Lynette White: Fresh concerns raised over investigation
Fresh concern has been raised about the way the inquiry into officers involved in the miscarriage of justice surrounding the Lynette White murder in Cardiff in 1988 was set up.
The officer leading the inquiry investigated, amongst others, his ex-boss, a BBC Panorama programme found.
Three men jailed for her murder were cleared on appeal and another man was convicted in 2003.
The case raised concerns about how the original murder inquiry was conducted.
The programme - produced by the same team that covered the case 20 years ago - was following up concerns expressed by a number of former South Wales Police officers.
This latest twist will now be examined by the Home Affairs Select Committee.
In 2004 an inquiry, overseen by the newly-formed Independent Police Complaints Commission (IPCC), allowed South Wales Police to investigate what had gone wrong in the original inquiry.
A source close to the inquiry told Panorama that the decision was taken to allow South Wales Police to investigate themselves in order to restore the battered morale of the force.
Detective Chief Superintendent Chris Coutts was tasked with investigating, among others, his former immediate boss Inspector Dick Powell - who had been involved in the original murder inquiry.
The two had worked together at Rumney police station.
Conflict of interest
The investigation conducted by Coutts and his team was extremely thorough and efficient. But the events that occurred when the case reached Swansea Crown Court remain controversial.
The case collapsed in December 2011, after repeated errors were made in disclosure.
Eight former police officers accused of conspiracy to pervert the course of justice were found not guilty, after the judge was told files of evidence had been destroyed.
Two months later the files were found in the possession of South Wales Police.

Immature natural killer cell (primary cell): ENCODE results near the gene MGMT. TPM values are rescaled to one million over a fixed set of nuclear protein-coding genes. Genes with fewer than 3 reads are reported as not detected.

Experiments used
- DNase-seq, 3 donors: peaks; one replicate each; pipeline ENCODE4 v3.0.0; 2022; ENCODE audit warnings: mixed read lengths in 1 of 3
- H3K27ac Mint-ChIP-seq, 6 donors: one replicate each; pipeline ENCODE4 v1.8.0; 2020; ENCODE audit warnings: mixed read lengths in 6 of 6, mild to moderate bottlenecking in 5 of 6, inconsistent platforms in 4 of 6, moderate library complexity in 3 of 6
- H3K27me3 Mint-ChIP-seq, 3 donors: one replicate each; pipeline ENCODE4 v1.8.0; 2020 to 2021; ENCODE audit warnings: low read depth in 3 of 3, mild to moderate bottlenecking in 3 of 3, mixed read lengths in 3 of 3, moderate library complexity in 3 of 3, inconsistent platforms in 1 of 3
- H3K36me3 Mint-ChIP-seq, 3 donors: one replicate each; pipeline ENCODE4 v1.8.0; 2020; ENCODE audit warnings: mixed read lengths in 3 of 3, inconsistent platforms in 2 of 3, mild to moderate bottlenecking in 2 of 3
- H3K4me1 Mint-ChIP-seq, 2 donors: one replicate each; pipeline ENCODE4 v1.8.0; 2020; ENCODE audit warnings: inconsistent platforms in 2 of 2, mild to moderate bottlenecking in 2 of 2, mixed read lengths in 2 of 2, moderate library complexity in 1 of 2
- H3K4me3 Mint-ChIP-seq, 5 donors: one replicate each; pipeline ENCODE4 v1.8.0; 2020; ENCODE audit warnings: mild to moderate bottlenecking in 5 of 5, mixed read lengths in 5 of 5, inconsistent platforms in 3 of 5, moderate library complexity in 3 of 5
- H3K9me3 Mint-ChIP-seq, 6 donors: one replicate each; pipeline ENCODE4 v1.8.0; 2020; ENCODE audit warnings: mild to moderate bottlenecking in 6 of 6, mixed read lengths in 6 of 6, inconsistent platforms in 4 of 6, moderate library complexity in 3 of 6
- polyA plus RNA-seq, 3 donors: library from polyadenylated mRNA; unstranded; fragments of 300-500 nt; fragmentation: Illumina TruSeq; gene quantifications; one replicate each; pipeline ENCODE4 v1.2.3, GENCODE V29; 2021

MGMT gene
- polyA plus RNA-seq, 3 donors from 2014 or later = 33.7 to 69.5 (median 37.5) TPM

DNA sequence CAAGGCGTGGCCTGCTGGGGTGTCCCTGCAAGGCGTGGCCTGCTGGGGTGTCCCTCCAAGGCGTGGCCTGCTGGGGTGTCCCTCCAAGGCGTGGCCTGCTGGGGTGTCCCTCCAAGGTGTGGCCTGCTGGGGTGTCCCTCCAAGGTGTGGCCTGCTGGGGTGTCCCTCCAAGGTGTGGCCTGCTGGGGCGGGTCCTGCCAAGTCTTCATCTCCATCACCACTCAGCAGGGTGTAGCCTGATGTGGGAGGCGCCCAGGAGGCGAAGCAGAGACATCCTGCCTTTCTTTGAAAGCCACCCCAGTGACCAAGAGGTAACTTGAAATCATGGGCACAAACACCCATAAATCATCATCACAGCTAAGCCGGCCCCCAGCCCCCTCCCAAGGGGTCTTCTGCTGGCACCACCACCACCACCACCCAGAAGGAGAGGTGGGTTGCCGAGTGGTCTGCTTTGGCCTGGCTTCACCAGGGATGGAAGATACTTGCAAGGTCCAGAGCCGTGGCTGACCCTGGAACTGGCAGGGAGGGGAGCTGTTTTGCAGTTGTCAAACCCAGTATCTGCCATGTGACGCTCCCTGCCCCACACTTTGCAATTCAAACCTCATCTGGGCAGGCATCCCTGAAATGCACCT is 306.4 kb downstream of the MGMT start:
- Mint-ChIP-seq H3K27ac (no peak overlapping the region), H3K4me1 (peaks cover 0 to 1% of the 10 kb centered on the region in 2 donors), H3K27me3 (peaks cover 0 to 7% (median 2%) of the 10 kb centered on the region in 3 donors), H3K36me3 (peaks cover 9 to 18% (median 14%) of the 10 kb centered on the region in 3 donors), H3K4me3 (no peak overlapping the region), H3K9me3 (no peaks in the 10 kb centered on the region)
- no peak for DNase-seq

Lord Carlile, QC, represented one of the witnesses interrogated by police in the original investigation.
He said: "I blame the police first because it is absolutely clear, it cannot be avoided that the police had possession and control of those documents for a long time. And within a very short time at the end of the trial, the documents had been found. Well it's self-evident that something went very badly wrong. This is the largest scale of injustice in a single case, certainly in my working lifetime."
The circumstances surrounding the collapse of the trial are now the subject of two separate inquiries - one of which is being conducted by the IPCC, who are due to deliver a report next month.
This summer the House of Commons announced an in-depth investigation into the IPCC, chaired by Keith Vaz MP.
He told Panorama: "Frankly if people had written a work of fiction about this they would not have believed it, but this is fact."
When asked whether the investigation should have gone ahead, given the senior investigating officer had worked under one of the men he was investigating, he said: "Conflicts of interest of this kind need to be examined extremely carefully. I think this is a matter for proper investigation and I hope that when we get to look at this case we will be able to get to the truth."
Despite the two officers knowing each other, Coutts and his team would investigate their former colleagues thoroughly and efficiently.
For the surviving members of the five men originally charged - and acquitted - with killing Lynette White, the collapse of the trial at Swansea Crown Court was a devastating blow.
Matthew Gold, lawyer for Stephen Miller, who was Lynette's boyfriend at the time of her murder, says: "They continue to suffer from serious emotional and psychiatric scars of a terrible miscarriage of justice. The reasons for the collapse of the trial are a serious indictment of our criminal justice system.
I hope the Home Affairs Select Committee's inquiry into the Independent Police Complaints Commission will investigate the role of the IPCC in this case, including its lack of independence in carrying out its current investigation, due to its prior long-term involvement in the prosecution."
Panorama, Justice Denied: the Greatest Scandal? BBC One, Monday, 13 August at 20:30 BST then available in the UK on the BBC iPlayer.